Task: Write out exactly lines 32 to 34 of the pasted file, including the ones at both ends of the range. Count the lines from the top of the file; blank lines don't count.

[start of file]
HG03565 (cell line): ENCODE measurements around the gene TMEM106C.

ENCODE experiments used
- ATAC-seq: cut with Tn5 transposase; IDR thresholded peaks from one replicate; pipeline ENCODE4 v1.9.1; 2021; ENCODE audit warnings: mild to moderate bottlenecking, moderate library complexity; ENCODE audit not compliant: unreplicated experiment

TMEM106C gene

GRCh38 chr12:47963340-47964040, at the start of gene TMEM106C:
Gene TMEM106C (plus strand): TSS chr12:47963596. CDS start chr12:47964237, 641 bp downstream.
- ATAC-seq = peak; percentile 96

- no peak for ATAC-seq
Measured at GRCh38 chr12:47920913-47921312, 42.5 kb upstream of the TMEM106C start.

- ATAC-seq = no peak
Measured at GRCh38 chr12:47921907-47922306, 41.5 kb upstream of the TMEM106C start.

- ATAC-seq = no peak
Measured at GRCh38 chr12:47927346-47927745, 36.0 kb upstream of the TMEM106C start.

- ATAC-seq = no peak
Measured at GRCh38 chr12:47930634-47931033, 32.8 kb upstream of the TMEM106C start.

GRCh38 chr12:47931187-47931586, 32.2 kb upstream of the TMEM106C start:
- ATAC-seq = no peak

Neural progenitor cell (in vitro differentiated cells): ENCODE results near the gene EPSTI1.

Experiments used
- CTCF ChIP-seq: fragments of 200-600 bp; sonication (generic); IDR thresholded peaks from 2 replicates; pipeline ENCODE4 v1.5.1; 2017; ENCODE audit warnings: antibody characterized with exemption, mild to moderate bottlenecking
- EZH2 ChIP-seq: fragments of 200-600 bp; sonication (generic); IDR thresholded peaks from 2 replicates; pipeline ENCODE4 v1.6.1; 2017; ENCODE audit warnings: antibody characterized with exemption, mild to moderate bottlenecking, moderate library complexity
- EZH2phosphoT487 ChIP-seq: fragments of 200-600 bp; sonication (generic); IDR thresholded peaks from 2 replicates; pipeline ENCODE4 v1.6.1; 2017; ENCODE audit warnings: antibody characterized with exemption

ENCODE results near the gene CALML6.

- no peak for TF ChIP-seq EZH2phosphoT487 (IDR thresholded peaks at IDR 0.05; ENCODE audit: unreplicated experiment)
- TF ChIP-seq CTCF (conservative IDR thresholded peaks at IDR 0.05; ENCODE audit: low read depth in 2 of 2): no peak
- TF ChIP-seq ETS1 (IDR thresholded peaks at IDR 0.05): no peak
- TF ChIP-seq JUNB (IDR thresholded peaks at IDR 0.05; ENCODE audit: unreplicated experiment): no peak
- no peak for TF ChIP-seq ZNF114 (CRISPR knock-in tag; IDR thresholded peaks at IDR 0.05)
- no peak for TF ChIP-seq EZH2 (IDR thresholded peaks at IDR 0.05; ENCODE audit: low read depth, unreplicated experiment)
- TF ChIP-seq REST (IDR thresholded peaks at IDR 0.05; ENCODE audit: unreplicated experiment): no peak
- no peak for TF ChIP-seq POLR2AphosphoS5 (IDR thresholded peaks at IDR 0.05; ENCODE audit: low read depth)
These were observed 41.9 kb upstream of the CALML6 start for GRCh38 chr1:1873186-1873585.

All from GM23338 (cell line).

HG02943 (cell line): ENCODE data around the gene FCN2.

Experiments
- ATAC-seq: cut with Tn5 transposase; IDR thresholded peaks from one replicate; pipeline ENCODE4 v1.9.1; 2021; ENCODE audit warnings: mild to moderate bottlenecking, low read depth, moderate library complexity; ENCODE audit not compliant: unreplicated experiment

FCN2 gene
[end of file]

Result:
These were observed 41.9 kb upstream of the CALML6 start for GRCh38 chr1:1873186-1873585.

All from GM23338 (cell line).

HG02943 (cell line): ENCODE data around the gene FCN2.